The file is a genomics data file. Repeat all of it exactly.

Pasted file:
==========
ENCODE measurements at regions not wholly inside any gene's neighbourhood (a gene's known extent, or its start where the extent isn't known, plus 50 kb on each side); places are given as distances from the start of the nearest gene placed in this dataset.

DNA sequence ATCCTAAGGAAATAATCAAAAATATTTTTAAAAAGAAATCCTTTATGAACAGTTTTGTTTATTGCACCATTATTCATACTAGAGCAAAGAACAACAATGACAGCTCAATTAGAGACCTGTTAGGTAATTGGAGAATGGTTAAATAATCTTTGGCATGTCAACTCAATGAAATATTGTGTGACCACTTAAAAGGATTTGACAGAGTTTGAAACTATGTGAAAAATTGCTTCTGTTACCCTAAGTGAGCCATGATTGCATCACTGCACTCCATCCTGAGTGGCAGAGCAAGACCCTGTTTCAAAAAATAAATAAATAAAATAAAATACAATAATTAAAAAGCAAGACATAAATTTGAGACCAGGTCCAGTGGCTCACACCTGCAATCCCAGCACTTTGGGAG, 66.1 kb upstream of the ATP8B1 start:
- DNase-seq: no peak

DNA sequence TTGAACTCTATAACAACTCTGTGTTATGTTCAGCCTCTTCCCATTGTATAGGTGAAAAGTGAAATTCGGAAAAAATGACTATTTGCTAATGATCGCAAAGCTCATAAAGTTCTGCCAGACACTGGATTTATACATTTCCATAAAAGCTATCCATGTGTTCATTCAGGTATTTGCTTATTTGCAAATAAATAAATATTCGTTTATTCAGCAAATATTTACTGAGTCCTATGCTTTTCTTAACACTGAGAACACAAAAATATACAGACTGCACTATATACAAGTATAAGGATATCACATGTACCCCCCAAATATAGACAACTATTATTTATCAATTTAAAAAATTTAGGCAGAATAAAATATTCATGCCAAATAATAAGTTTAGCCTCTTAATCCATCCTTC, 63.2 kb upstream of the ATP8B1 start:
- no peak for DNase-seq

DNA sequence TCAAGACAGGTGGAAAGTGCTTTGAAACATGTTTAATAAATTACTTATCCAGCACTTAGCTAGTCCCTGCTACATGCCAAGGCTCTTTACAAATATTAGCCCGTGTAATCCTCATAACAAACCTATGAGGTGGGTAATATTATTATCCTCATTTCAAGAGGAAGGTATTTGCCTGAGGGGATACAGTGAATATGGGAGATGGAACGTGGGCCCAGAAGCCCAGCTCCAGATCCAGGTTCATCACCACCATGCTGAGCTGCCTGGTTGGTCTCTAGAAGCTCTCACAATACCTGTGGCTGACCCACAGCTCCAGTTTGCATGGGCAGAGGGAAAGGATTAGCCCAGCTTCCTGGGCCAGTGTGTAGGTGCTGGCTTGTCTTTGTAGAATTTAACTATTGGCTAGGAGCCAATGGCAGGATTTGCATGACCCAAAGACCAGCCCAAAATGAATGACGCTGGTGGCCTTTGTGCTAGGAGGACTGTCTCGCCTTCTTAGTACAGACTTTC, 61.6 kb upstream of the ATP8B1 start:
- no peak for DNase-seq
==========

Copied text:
ENCODE measurements at regions not wholly inside any gene's neighbourhood (a gene's known extent, or its start where the extent isn't known, plus 50 kb on each side); places are given as distances from the start of the nearest gene placed in this dataset.

DNA sequence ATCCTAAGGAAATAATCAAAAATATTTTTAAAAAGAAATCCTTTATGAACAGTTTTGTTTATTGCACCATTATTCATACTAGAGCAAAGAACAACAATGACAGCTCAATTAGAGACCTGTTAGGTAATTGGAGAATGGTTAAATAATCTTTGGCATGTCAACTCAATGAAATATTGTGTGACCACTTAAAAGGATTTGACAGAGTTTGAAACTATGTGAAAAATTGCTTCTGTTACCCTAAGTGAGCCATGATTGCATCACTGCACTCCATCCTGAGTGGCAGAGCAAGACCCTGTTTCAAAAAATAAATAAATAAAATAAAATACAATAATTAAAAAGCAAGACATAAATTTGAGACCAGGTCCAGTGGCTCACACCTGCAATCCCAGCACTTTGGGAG, 66.1 kb upstream of the ATP8B1 start:
- DNase-seq: no peak

DNA sequence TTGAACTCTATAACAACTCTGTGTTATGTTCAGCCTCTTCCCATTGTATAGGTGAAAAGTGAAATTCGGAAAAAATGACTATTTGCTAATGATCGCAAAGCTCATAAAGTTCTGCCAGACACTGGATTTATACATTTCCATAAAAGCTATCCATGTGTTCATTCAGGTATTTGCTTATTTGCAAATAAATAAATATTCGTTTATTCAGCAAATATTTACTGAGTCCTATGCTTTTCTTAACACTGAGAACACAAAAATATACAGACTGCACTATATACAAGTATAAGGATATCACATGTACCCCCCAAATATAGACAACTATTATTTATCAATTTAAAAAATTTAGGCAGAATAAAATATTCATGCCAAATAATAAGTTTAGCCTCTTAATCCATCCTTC, 63.2 kb upstream of the ATP8B1 start:
- no peak for DNase-seq

DNA sequence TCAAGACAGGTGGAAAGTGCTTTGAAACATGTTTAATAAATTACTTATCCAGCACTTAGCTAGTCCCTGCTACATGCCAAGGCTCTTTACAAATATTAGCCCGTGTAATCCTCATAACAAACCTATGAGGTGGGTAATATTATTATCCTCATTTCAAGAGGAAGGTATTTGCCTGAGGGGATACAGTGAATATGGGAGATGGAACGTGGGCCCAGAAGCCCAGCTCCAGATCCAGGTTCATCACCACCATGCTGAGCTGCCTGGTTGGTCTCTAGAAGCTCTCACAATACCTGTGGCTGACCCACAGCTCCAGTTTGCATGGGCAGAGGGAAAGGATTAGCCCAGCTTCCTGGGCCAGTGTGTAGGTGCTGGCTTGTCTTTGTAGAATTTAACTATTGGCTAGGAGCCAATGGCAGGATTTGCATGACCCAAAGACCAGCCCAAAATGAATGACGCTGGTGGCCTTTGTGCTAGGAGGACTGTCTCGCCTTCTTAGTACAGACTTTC, 61.6 kb upstream of the ATP8B1 start:
- no peak for DNase-seq